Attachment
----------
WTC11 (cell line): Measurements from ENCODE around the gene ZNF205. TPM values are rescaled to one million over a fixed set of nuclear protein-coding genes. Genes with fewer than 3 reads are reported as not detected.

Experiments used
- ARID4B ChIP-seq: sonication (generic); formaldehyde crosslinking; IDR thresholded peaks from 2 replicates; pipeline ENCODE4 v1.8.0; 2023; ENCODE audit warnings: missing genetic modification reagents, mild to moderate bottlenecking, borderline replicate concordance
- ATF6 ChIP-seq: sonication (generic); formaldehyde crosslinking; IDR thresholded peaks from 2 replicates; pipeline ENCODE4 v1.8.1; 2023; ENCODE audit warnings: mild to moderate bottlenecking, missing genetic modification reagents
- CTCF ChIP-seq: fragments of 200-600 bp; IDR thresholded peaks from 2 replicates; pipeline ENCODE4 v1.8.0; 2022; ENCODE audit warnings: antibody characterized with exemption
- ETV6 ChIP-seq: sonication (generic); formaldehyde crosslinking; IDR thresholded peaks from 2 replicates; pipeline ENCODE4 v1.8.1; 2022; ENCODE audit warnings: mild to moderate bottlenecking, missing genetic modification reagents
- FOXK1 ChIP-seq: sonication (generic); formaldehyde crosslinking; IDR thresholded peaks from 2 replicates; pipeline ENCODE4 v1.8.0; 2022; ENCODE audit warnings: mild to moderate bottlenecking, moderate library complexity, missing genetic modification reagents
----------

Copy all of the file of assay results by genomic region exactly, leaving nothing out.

WTC11 (cell line): Measurements from ENCODE around the gene ZNF205. TPM values are rescaled to one million over a fixed set of nuclear protein-coding genes. Genes with fewer than 3 reads are reported as not detected.

Experiments used
- ARID4B ChIP-seq: sonication (generic); formaldehyde crosslinking; IDR thresholded peaks from 2 replicates; pipeline ENCODE4 v1.8.0; 2023; ENCODE audit warnings: missing genetic modification reagents, mild to moderate bottlenecking, borderline replicate concordance
- ATF6 ChIP-seq: sonication (generic); formaldehyde crosslinking; IDR thresholded peaks from 2 replicates; pipeline ENCODE4 v1.8.1; 2023; ENCODE audit warnings: mild to moderate bottlenecking, missing genetic modification reagents
- CTCF ChIP-seq: fragments of 200-600 bp; IDR thresholded peaks from 2 replicates; pipeline ENCODE4 v1.8.0; 2022; ENCODE audit warnings: antibody characterized with exemption
- ETV6 ChIP-seq: sonication (generic); formaldehyde crosslinking; IDR thresholded peaks from 2 replicates; pipeline ENCODE4 v1.8.1; 2022; ENCODE audit warnings: mild to moderate bottlenecking, missing genetic modification reagents
- FOXK1 ChIP-seq: sonication (generic); formaldehyde crosslinking; IDR thresholded peaks from 2 replicates; pipeline ENCODE4 v1.8.0; 2022; ENCODE audit warnings: mild to moderate bottlenecking, moderate library complexity, missing genetic modification reagents